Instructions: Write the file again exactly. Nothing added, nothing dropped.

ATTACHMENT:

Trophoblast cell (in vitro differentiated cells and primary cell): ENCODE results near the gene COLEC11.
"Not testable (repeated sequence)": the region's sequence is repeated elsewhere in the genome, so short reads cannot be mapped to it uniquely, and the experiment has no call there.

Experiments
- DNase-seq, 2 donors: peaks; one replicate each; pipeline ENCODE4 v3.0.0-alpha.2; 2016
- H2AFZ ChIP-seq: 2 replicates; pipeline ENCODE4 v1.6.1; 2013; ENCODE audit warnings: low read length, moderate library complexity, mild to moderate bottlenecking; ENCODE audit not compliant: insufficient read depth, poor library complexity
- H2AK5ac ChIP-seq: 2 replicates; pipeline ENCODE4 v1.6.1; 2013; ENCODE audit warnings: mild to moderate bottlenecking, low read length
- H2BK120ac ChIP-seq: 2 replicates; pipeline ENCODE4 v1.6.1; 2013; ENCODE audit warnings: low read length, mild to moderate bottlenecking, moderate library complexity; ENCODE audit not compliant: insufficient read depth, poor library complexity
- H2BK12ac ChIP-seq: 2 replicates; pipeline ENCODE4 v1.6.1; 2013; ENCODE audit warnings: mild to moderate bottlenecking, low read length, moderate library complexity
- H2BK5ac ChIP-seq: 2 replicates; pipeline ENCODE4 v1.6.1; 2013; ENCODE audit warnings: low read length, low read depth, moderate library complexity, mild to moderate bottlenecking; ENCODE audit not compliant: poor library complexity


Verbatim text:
Trophoblast cell (in vitro differentiated cells and primary cell): ENCODE results near the gene COLEC11.
"Not testable (repeated sequence)": the region's sequence is repeated elsewhere in the genome, so short reads cannot be mapped to it uniquely, and the experiment has no call there.

Experiments
- DNase-seq, 2 donors: peaks; one replicate each; pipeline ENCODE4 v3.0.0-alpha.2; 2016
- H2AFZ ChIP-seq: 2 replicates; pipeline ENCODE4 v1.6.1; 2013; ENCODE audit warnings: low read length, moderate library complexity, mild to moderate bottlenecking; ENCODE audit not compliant: insufficient read depth, poor library complexity
- H2AK5ac ChIP-seq: 2 replicates; pipeline ENCODE4 v1.6.1; 2013; ENCODE audit warnings: mild to moderate bottlenecking, low read length
- H2BK120ac ChIP-seq: 2 replicates; pipeline ENCODE4 v1.6.1; 2013; ENCODE audit warnings: low read length, mild to moderate bottlenecking, moderate library complexity; ENCODE audit not compliant: insufficient read depth, poor library complexity
- H2BK12ac ChIP-seq: 2 replicates; pipeline ENCODE4 v1.6.1; 2013; ENCODE audit warnings: mild to moderate bottlenecking, low read length, moderate library complexity
- H2BK5ac ChIP-seq: 2 replicates; pipeline ENCODE4 v1.6.1; 2013; ENCODE audit warnings: low read length, low read depth, moderate library complexity, mild to moderate bottlenecking; ENCODE audit not compliant: poor library complexity